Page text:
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OP-ED: Do our tobacco laws need to be amended?

  • Published at 08:51 pm March 19th, 2021
Smoking area

Loopholes in the existing laws are harming society

It is a long time that the world has been fighting against the tobacco epidemic. 

The spread of tobacco is sustaining the vicious cycle of poverty in countries like Bangladesh. In a country where 20.5% of people live below the poverty line (Bangladesh Bureau of Statistics 2018-19), a study by non-governmental organization Progga showed that a family here spends around 5% of their total monthly income on tobacco. 

This could easily be spent on food, education, or health. Besides, it has long-term health effects that take away an additional 10% of monthly income. Thus, the financial condition of a family fails to improve when clawed away by tobacco.

Under the circumstances, Bangladesh had signed the 2003 World Health Organization Framework Convention on Tobacco Control (FCTC) project. In 2005, a tobacco law was introduced and it was amended in 2013 and 2015. 

To achieve a successful landmark in the Sustainable Development Goals, Honourable Prime Minister Sheikh Hasina also vowed to make the country tobacco-free by 2040. 

However, despite such acknowledgement, the country is still lagging behind in fighting tobacco. The loopholes in existing policy, generations of tobacco myths, and lack of law enforcement are the reasons behind this. 

The first myth is probably that the tobacco industry brings us a handsome revenue. It indeed is true that the tobacco industry generates revenue, but there are stories beyond that. 

The Bangladesh Cancer Society in 2019 revealed that, while the tobacco industry brought in Tk22,810 crore as revenue, tobacco victims had spent Tk30,560 crore on treatment. This translates to a loss of around Tk7,750cr to tobacco. 

In addition to this financial loss, tobacco causes deaths to around 126,000 people and leads 200,000 people to become handicapped by tobacco-related diseases. Alarmingly, the number of second-hand smoking victims is also on rise.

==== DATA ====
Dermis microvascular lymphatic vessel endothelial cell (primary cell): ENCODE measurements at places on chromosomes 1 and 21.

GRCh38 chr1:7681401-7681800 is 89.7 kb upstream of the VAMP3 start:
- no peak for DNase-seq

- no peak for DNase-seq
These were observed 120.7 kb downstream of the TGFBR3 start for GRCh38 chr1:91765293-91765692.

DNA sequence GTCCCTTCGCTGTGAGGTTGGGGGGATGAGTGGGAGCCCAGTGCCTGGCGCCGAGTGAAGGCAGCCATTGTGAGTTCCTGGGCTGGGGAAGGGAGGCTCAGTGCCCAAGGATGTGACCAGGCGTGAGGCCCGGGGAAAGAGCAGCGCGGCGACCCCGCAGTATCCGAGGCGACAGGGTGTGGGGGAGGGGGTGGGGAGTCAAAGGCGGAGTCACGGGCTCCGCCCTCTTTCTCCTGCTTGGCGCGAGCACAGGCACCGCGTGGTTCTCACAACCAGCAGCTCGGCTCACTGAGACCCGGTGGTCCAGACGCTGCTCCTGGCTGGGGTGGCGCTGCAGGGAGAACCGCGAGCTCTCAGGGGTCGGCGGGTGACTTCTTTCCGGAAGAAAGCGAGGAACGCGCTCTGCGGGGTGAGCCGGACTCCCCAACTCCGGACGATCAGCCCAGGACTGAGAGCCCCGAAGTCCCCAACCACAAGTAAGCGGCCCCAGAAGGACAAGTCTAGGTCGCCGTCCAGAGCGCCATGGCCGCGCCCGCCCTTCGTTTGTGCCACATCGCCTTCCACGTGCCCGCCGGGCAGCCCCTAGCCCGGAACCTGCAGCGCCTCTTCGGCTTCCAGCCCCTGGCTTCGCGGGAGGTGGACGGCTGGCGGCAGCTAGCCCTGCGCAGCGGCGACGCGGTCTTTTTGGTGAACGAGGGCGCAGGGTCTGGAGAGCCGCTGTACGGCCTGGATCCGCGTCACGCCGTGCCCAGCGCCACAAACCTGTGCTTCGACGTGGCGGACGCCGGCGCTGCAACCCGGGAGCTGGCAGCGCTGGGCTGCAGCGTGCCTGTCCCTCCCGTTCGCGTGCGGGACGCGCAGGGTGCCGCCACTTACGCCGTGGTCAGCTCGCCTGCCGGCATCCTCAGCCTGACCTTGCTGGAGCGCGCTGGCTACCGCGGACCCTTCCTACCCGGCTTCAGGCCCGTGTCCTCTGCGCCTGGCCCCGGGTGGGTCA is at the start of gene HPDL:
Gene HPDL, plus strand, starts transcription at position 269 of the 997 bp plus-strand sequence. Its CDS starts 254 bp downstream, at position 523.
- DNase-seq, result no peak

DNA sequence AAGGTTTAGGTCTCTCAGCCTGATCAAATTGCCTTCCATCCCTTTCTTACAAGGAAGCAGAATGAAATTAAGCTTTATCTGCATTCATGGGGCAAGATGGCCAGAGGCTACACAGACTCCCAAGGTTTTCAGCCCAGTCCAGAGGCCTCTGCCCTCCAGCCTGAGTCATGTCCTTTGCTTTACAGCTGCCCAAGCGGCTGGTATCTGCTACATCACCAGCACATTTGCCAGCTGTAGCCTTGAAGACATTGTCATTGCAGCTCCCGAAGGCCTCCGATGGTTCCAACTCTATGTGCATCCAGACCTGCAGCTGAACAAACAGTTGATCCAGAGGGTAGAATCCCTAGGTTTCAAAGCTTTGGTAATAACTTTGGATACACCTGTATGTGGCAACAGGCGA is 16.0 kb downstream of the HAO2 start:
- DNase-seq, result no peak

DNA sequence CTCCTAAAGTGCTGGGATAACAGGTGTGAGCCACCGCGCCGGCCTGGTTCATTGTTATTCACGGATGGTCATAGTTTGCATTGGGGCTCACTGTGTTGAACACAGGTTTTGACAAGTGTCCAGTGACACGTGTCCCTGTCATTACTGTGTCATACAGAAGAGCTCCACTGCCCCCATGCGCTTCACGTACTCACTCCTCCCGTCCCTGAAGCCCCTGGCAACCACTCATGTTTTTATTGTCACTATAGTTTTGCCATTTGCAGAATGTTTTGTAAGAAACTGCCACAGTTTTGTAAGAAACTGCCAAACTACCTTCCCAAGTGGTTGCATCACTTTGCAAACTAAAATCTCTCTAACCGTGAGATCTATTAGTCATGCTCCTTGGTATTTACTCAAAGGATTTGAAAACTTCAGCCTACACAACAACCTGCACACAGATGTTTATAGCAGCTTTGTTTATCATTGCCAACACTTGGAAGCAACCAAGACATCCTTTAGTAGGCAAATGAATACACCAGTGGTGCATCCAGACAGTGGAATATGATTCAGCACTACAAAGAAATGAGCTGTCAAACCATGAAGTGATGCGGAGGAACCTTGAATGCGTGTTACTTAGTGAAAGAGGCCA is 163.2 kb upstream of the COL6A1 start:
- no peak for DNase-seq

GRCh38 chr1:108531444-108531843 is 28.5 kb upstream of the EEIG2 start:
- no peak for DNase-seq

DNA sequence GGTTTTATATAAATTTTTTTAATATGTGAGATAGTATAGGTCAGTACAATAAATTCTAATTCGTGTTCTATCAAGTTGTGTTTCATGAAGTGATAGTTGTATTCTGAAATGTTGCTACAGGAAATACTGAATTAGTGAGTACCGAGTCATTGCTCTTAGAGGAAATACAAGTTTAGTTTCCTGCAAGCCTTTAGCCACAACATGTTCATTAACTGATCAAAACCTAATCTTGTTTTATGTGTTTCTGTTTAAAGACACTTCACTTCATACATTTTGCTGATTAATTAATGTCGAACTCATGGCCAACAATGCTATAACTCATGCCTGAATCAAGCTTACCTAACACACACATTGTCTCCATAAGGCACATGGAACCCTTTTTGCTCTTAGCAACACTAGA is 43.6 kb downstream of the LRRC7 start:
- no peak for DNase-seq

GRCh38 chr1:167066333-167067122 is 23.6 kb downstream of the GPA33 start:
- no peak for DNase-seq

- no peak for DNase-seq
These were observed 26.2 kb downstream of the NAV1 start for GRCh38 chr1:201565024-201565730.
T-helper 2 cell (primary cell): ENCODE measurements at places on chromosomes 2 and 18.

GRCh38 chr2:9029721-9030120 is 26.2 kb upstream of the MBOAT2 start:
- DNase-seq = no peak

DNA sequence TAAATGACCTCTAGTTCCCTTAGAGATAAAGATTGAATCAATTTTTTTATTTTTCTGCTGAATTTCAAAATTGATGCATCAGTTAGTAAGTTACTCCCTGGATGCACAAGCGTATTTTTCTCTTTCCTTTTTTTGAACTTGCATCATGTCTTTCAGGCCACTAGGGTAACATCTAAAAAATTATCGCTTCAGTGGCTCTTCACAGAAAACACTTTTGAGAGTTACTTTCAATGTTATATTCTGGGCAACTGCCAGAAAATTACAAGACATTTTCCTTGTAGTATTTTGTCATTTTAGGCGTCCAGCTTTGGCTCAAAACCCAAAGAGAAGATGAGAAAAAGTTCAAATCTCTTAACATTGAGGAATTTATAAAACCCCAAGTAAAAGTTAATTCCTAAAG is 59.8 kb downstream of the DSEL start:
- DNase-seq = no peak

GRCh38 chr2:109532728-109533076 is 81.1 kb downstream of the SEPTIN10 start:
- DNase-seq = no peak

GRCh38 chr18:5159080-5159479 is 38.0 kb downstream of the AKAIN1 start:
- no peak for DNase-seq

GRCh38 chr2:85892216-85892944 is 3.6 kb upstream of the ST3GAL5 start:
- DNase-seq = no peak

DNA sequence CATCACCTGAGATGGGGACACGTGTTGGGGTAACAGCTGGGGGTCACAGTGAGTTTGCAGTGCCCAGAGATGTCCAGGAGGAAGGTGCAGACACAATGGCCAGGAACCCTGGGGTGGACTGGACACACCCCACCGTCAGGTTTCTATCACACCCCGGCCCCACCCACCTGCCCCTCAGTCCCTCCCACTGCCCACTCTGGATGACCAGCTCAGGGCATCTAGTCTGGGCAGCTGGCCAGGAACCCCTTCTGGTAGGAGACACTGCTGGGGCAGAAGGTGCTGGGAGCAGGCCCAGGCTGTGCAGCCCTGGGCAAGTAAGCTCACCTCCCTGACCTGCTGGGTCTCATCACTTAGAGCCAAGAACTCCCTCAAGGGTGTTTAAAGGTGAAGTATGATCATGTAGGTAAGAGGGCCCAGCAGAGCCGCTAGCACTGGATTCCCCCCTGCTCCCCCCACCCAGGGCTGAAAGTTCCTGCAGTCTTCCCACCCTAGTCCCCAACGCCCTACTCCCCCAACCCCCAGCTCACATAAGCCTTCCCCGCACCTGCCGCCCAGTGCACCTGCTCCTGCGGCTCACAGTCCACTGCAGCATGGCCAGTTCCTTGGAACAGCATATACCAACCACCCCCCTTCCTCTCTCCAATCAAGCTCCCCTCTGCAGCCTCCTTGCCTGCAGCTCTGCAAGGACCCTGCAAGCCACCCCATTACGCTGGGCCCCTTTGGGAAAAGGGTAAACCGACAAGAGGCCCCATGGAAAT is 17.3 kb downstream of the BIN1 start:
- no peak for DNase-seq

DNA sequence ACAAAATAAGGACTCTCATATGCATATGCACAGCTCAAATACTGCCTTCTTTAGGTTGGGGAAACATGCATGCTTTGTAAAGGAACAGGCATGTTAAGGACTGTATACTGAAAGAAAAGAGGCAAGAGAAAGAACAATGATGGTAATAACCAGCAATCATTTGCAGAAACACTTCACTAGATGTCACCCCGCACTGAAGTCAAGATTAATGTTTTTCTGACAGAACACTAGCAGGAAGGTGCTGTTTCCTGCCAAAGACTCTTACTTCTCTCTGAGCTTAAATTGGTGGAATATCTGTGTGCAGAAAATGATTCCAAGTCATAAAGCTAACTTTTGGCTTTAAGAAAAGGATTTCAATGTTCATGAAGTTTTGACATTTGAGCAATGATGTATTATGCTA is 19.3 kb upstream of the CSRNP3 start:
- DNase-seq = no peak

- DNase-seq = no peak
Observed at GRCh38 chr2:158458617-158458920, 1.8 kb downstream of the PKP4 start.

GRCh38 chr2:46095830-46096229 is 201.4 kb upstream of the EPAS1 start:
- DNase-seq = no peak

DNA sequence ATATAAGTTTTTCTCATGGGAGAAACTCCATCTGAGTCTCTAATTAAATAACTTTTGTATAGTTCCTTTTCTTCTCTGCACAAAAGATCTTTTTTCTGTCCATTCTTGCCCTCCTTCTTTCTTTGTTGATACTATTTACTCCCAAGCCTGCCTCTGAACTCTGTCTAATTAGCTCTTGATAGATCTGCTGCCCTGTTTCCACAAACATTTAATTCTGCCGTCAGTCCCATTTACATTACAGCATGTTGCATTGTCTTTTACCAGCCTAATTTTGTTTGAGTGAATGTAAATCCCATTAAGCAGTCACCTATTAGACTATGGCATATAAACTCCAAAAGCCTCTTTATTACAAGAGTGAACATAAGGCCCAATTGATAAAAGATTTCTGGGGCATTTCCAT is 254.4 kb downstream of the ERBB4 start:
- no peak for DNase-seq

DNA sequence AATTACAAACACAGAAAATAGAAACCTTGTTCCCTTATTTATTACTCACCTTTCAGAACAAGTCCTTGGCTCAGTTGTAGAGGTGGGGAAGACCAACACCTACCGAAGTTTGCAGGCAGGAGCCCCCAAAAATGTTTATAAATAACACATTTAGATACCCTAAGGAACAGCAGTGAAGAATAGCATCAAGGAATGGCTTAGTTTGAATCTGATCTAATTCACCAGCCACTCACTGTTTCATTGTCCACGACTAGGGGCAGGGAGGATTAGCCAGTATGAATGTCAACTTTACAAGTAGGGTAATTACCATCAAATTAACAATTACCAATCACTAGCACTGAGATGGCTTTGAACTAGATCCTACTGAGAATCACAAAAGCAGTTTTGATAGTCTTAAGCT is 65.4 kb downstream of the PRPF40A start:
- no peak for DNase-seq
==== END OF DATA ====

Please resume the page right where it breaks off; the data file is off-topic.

This is why it has become of prime urgency to address the flaws in the existing law. 

For example, in the current law, smoking is allowed in public places in designated smoking areas. The law also allows smoking in restaurants and public transportation not confined within four walls. Now, there are many restaurants and coffee shops out there that are not confined within four walls, and allowing smoking zones in those places increases risks for non-smokers. 

In most cases, women and children become the worst victims of second-hand smoking. 

Secondly, the law restricts all sorts of advertisements by tobacco companies, but it does not specify anything about product display at point of sale (POS). The companies continue to attract consumers at the POS.  

Third, the law allows corporate social responsibility (CSR) activities of tobacco companies, which the companies are using to promote their products indirectly. 

Fourth, the law has set regulations for smoke-inducing tobacco products, but has not addressed non-smoking tobacco products that have a niche market. At the same time, the availability of loose sticks is making the products easily reachable to consumers. 

Fifth, there is no regulation regarding emerging e-cigarette products. Multiple e-cigarette shops in shopping malls and groups in Facebook are evidence of that. 

In the end, there is a mention of printing health warnings on the packet, but it does not define the size of the product, or the minimum amount of product it should carry. 

The suggestion is simple and easy: Fix the loopholes in our law. But this easy task is made complicated by the interference of the tobacco industry. They try to influence government officials in their favour. 

The Global Tobacco Industry Interference Index, 2019 reported that Bangladesh is one of the top three countries with the highest rate of interference from the tobacco industry. 

However, what is hopeful among these incidents is that the government has already formed a committee to look after the entire tobacco control law amendment. 

Now, all the NGOs and CSO advocates should come together to pressurize and influence policy-makers to make necessary amendments and address this epidemic.

Md Muslem Uddin is a member of parliament, Mymensingh 6.